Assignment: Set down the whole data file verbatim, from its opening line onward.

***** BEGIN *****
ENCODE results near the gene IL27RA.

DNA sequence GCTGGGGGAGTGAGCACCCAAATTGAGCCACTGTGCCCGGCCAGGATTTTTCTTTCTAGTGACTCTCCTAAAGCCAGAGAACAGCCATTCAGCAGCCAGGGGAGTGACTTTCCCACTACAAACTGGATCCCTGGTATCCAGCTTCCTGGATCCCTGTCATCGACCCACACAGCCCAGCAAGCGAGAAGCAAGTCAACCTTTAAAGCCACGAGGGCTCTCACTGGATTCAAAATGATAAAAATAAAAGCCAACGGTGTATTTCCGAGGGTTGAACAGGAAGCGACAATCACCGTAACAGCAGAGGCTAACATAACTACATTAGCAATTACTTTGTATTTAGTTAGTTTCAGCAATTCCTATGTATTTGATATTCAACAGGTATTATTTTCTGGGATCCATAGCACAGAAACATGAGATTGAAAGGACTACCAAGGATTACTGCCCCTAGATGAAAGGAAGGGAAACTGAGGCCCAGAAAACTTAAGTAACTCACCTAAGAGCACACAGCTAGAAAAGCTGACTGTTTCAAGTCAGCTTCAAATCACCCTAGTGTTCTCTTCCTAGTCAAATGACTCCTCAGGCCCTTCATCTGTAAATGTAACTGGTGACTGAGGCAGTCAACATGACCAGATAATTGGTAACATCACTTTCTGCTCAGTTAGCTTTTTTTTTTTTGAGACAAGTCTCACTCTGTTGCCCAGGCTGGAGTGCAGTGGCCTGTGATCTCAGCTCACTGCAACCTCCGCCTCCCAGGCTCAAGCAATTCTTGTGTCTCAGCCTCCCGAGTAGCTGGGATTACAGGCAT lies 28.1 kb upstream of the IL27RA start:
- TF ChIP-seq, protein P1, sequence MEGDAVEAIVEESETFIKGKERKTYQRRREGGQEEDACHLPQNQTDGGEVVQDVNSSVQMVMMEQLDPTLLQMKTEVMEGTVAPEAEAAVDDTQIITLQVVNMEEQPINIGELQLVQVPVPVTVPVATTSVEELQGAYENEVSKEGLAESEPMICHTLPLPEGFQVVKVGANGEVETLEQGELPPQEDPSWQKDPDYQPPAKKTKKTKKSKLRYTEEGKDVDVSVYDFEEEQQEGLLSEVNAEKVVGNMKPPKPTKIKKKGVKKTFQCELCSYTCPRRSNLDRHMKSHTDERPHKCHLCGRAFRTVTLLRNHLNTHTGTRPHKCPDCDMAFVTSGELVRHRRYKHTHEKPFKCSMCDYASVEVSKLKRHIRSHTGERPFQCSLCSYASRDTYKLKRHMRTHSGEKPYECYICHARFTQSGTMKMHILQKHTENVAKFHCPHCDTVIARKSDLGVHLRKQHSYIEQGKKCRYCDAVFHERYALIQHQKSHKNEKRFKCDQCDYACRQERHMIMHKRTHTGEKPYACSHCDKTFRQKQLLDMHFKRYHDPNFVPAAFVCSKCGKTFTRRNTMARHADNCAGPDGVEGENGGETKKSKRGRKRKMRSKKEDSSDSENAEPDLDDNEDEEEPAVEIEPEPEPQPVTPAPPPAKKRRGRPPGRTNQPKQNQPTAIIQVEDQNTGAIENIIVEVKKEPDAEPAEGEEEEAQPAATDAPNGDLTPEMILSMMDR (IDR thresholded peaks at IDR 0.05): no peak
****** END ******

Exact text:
ENCODE results near the gene IL27RA.

DNA sequence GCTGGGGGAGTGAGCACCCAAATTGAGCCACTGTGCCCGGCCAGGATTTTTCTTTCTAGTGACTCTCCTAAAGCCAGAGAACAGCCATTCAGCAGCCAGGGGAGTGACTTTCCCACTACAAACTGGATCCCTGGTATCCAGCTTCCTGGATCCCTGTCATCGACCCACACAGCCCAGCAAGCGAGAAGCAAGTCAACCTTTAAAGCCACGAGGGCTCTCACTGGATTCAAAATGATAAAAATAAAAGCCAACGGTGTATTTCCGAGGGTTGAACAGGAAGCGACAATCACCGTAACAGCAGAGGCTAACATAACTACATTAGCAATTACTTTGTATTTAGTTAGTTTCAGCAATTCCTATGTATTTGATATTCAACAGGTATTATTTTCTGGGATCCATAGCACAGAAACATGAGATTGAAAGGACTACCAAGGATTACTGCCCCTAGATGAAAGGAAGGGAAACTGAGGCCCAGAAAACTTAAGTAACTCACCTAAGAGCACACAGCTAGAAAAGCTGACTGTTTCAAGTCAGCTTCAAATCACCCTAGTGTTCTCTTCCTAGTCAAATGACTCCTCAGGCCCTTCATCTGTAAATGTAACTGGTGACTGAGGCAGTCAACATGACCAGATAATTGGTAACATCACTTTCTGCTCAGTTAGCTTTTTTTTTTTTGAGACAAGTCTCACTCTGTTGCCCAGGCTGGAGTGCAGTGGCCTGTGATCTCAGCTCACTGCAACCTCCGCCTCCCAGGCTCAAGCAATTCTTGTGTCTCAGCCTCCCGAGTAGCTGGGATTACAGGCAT lies 28.1 kb upstream of the IL27RA start:
- TF ChIP-seq, protein P1, sequence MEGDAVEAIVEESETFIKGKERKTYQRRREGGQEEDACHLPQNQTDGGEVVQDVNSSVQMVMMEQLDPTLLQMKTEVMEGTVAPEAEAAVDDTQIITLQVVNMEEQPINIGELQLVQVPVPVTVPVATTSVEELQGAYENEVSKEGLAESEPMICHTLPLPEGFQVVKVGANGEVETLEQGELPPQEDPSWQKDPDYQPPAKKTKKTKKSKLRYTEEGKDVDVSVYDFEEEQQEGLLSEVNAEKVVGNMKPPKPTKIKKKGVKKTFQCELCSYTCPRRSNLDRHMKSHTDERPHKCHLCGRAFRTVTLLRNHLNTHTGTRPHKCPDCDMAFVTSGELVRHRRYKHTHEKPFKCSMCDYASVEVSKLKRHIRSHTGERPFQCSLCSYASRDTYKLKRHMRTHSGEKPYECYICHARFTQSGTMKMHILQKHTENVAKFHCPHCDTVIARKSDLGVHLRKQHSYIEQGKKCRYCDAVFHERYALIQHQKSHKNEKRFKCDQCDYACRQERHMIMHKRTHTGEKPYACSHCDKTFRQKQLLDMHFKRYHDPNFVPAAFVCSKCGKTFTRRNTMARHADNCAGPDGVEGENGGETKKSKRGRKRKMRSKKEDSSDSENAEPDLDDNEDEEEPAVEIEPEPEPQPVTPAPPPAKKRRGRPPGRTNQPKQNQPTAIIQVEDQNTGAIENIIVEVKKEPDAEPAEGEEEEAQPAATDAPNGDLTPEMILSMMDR (IDR thresholded peaks at IDR 0.05): no peak